Washington’s Legislature Passes Bill That Would Allow Takeout Booze for Two More Years


Takeout drinks have been a fixture in Seattle since May 2020. | Knee High Stocking Company/Instagram

It still needs Gov. Jay Inslee’s signature

In the early days of the pandemic, Washington made an adjustment to its liquor laws, allowing bars and restaurants to serve cocktails and other alcoholic drinks for takeout. Those relaxed rules continue to be enormously popular among patrons and owners, even as some establishments begin opening for dine-in service. Now, the state’s legislature has passed a bill to extend the temporary allowances for two more years, and it’s on Gov. Jay Inslee’s desk for a signature.

House Bill 1480 lets bars, restaurants, distilleries, wineries, and caterers that carry a liquor license sell alcohol for curbside pickup or delivery, with such permissions set to expire July 1, 2023. That’s a significant amount of time for an extension, particularly since the new takeout rules put in place in May 2020 were not intended to last very long.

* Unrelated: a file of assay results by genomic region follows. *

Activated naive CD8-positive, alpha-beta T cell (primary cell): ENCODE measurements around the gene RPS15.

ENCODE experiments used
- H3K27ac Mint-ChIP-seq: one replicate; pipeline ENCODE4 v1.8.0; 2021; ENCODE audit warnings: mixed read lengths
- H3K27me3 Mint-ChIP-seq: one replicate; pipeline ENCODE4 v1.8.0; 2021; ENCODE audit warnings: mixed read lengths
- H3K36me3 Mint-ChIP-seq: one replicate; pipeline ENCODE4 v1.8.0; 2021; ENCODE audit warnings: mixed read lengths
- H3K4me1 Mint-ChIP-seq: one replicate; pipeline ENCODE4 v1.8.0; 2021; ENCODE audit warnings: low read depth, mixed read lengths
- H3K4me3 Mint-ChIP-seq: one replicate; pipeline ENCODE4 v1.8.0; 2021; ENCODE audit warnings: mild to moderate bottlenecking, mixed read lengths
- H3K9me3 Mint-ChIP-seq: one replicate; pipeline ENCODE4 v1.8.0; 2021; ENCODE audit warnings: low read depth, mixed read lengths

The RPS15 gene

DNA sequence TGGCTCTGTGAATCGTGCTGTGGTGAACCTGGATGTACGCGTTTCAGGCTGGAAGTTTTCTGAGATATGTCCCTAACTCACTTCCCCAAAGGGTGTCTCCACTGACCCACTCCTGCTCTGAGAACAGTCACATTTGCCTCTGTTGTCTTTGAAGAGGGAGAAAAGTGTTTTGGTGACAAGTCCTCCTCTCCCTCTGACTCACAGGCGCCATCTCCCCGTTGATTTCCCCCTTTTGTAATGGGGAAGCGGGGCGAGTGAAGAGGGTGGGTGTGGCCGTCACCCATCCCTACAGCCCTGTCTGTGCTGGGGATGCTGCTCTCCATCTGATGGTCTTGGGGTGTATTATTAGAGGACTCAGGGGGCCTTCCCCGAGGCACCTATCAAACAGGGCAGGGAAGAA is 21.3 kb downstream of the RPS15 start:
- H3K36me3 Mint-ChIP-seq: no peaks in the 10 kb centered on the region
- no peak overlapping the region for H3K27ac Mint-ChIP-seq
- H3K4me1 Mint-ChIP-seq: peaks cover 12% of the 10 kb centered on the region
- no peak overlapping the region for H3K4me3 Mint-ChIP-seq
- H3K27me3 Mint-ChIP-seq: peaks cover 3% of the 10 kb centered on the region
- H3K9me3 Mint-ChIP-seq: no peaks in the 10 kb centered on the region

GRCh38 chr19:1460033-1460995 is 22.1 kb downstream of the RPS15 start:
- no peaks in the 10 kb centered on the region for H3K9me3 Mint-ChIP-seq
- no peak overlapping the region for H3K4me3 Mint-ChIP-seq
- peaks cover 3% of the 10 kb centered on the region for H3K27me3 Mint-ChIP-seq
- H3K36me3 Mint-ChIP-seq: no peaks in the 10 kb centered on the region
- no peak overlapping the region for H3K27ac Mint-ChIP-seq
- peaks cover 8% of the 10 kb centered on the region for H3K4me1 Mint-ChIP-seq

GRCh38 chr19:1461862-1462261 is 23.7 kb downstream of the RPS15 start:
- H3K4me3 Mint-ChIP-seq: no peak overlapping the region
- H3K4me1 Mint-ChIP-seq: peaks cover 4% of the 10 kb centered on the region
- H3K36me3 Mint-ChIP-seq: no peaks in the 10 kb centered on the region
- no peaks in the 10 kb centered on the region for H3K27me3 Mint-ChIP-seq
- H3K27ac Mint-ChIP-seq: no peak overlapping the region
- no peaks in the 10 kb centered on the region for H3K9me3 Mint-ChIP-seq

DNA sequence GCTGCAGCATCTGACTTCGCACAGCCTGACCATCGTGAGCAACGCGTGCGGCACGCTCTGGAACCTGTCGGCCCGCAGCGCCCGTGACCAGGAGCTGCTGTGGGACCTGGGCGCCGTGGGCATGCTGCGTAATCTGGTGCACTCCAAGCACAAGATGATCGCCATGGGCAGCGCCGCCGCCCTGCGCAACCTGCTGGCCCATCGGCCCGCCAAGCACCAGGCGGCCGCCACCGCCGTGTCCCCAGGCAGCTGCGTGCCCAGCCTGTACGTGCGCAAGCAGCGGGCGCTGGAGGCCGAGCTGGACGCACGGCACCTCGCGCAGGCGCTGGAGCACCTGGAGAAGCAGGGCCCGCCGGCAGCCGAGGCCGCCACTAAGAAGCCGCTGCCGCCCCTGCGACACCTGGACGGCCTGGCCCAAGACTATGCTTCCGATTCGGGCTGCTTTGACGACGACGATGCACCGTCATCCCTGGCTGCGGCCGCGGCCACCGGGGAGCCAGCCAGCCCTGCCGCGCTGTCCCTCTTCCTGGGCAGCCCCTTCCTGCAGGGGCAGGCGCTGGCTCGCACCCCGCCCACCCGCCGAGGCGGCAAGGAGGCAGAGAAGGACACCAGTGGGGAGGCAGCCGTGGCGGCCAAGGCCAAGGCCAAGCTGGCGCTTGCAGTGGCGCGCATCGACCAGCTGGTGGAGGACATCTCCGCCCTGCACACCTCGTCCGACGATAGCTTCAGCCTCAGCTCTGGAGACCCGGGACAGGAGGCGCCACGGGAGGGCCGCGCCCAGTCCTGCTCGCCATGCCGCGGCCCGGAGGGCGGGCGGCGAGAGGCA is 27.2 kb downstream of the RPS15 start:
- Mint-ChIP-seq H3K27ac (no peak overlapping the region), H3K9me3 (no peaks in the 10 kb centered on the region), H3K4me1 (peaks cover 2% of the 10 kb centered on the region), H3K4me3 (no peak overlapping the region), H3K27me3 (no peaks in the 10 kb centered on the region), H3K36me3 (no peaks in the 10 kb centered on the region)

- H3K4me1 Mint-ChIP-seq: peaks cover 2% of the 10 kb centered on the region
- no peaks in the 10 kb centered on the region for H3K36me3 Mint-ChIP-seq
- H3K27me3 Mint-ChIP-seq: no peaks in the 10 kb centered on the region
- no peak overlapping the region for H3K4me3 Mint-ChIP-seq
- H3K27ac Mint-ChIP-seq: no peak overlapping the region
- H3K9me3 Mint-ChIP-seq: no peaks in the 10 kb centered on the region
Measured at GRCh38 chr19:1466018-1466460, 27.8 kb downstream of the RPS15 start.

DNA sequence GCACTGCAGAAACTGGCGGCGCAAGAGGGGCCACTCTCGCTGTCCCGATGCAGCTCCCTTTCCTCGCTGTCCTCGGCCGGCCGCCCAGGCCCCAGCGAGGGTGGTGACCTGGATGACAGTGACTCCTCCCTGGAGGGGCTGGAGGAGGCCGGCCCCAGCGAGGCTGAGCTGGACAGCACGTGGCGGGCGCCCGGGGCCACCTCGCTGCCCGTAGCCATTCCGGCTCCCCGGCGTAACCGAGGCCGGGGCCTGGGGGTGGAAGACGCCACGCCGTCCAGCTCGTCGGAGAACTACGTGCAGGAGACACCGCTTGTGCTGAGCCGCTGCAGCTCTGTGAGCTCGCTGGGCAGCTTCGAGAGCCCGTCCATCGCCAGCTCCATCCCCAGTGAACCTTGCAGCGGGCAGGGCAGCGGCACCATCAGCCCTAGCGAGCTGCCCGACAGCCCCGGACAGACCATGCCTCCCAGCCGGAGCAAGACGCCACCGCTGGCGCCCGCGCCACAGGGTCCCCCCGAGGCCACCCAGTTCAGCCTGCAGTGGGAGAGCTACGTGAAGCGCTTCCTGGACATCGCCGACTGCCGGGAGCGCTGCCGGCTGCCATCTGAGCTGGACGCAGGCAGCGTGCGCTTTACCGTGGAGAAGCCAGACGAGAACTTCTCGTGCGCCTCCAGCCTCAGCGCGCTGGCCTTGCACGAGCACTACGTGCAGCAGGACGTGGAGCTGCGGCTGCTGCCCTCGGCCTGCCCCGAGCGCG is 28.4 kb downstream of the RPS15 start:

According to the original measure put into effect last spring, Washington’s liquor and cannabis board made it legal to sell sealed pre-mixed drinks for takeout and delivery during the duration of the state’s original stay-at-home order. The rules were then amended to last until 30 days after the reopening plan was complete.

Of course, that reopening plan was upended by subsequent COVID surges over the past year and rolling lockdowns. Seattle bars are currently allowed to open for indoor dining at 50 percent capacity and outdoor service, but bar seating itself is still a no go, and it’s unclear when the state will fully reopen. While the new legislative measure gives bars and restaurants a bit more of a cushion to regroup from the pandemic’s impacts, the underlying problems have not gone away. Many longtime drinking dens have closed permanently or temporarily, unable to make ends meet even with more flexibility.

But, given the deliberative pace with which Washington liquor laws typically advance (or don’t advance), the new extension for takeout booze should still be a boost for the hospitality industry. And it could be one more step to making such a move permanent.

This post was originally published on this site

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